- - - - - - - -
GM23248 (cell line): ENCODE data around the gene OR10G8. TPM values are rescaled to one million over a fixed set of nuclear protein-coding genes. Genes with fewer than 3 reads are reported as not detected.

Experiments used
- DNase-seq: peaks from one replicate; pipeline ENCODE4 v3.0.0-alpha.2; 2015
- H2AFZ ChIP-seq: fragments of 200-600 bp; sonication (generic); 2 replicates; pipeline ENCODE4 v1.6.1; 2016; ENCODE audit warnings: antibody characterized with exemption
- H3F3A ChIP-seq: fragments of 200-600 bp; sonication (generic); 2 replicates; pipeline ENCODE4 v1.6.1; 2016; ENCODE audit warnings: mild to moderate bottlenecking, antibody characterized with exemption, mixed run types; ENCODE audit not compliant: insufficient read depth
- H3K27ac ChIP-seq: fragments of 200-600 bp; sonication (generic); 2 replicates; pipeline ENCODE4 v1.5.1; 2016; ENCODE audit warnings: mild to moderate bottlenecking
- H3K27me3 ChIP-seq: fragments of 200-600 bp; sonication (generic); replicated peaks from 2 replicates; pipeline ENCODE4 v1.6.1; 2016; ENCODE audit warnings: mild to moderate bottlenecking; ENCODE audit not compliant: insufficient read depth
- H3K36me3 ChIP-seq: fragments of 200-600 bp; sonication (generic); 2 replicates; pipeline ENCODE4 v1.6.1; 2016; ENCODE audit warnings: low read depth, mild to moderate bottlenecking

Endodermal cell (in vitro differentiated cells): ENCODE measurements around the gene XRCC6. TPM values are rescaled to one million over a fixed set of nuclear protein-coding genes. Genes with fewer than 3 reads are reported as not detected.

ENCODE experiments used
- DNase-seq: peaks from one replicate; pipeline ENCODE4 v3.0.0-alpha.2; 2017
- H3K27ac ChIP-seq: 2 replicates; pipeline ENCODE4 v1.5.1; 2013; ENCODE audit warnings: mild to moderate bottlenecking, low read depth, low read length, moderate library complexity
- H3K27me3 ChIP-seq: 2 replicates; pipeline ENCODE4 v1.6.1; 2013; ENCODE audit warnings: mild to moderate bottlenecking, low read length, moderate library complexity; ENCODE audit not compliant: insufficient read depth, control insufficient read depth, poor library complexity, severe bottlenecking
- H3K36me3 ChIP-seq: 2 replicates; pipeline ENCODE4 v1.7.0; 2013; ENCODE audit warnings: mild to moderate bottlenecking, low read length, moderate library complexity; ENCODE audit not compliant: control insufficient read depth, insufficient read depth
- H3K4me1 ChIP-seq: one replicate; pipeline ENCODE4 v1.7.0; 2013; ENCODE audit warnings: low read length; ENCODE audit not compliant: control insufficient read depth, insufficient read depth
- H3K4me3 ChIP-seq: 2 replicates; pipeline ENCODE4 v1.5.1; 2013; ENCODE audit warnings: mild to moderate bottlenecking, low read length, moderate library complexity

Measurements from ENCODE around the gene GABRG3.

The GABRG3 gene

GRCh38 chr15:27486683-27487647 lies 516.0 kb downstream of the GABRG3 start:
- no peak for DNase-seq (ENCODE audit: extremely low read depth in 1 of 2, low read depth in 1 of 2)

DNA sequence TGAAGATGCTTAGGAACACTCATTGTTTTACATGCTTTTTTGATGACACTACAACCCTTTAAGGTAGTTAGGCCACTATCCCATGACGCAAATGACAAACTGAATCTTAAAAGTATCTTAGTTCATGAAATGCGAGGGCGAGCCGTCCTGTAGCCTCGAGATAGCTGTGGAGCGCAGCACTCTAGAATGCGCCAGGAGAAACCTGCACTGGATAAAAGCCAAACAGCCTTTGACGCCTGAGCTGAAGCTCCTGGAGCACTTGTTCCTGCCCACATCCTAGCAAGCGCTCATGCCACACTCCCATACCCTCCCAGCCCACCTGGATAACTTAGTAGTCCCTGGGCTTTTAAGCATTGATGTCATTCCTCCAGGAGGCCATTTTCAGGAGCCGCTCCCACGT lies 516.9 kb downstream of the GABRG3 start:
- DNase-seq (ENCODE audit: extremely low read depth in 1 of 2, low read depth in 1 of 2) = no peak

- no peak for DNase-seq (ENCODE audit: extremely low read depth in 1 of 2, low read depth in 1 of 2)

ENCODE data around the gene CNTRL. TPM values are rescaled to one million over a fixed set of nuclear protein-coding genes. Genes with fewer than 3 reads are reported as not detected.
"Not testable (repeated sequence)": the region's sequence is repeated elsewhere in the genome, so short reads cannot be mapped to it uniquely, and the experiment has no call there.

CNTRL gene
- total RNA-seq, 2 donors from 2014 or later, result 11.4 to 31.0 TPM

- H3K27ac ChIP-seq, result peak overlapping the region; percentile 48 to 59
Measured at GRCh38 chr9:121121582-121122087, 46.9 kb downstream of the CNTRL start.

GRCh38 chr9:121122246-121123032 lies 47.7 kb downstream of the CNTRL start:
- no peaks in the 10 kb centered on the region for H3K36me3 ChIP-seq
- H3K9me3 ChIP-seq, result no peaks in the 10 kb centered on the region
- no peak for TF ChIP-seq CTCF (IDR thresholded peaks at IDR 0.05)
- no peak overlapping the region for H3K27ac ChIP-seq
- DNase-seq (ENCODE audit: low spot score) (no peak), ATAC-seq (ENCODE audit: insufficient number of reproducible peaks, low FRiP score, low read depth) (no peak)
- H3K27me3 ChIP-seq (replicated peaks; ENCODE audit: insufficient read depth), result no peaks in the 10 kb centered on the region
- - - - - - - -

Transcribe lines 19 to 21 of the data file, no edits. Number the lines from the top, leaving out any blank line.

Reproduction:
GRCh38 chr15:27486683-27487647 lies 516.0 kb downstream of the GABRG3 start:
- no peak for DNase-seq (ENCODE audit: extremely low read depth in 1 of 2, low read depth in 1 of 2)

DNA sequence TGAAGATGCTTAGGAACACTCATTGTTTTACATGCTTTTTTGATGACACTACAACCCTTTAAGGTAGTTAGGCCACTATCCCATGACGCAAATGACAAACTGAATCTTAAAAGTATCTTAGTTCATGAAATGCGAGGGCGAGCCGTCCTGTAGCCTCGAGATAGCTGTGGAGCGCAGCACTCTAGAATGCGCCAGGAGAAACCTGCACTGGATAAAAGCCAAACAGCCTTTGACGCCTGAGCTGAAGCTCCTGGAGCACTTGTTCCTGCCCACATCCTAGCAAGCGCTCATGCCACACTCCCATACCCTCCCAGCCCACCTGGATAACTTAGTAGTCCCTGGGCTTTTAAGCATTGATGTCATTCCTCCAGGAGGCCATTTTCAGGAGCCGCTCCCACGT lies 516.9 kb downstream of the GABRG3 start: